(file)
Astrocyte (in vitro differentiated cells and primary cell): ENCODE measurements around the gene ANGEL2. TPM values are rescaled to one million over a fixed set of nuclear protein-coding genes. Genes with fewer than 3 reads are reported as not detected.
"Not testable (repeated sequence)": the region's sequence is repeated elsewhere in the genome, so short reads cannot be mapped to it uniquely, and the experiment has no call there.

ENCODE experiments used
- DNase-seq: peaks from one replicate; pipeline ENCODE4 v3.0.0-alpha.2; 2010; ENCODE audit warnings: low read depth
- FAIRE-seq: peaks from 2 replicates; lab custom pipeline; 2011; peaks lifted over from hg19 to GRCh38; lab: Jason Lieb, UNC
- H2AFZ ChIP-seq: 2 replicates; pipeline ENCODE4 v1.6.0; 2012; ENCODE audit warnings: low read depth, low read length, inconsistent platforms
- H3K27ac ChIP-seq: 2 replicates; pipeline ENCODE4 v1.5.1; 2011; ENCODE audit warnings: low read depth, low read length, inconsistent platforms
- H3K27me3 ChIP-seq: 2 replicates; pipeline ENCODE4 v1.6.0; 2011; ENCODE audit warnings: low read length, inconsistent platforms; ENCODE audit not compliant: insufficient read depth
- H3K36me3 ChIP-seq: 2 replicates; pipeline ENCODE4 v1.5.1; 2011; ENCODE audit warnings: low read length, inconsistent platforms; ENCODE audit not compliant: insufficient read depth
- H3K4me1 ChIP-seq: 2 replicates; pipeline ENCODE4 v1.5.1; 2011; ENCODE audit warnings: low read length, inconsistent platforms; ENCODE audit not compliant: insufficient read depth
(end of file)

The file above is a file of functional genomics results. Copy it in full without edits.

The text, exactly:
Astrocyte (in vitro differentiated cells and primary cell): ENCODE measurements around the gene ANGEL2. TPM values are rescaled to one million over a fixed set of nuclear protein-coding genes. Genes with fewer than 3 reads are reported as not detected.
"Not testable (repeated sequence)": the region's sequence is repeated elsewhere in the genome, so short reads cannot be mapped to it uniquely, and the experiment has no call there.

ENCODE experiments used
- DNase-seq: peaks from one replicate; pipeline ENCODE4 v3.0.0-alpha.2; 2010; ENCODE audit warnings: low read depth
- FAIRE-seq: peaks from 2 replicates; lab custom pipeline; 2011; peaks lifted over from hg19 to GRCh38; lab: Jason Lieb, UNC
- H2AFZ ChIP-seq: 2 replicates; pipeline ENCODE4 v1.6.0; 2012; ENCODE audit warnings: low read depth, low read length, inconsistent platforms
- H3K27ac ChIP-seq: 2 replicates; pipeline ENCODE4 v1.5.1; 2011; ENCODE audit warnings: low read depth, low read length, inconsistent platforms
- H3K27me3 ChIP-seq: 2 replicates; pipeline ENCODE4 v1.6.0; 2011; ENCODE audit warnings: low read length, inconsistent platforms; ENCODE audit not compliant: insufficient read depth
- H3K36me3 ChIP-seq: 2 replicates; pipeline ENCODE4 v1.5.1; 2011; ENCODE audit warnings: low read length, inconsistent platforms; ENCODE audit not compliant: insufficient read depth
- H3K4me1 ChIP-seq: 2 replicates; pipeline ENCODE4 v1.5.1; 2011; ENCODE audit warnings: low read length, inconsistent platforms; ENCODE audit not compliant: insufficient read depth